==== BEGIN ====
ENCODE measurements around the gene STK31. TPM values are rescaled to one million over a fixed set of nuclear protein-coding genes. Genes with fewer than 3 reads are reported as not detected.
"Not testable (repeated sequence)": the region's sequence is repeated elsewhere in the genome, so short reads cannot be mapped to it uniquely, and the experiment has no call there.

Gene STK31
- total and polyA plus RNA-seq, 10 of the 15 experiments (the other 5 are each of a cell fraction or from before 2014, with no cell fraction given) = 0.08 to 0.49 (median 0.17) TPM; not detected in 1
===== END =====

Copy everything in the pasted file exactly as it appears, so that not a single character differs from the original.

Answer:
ENCODE measurements around the gene STK31. TPM values are rescaled to one million over a fixed set of nuclear protein-coding genes. Genes with fewer than 3 reads are reported as not detected.
"Not testable (repeated sequence)": the region's sequence is repeated elsewhere in the genome, so short reads cannot be mapped to it uniquely, and the experiment has no call there.

Gene STK31
- total and polyA plus RNA-seq, 10 of the 15 experiments (the other 5 are each of a cell fraction or from before 2014, with no cell fraction given) = 0.08 to 0.49 (median 0.17) TPM; not detected in 1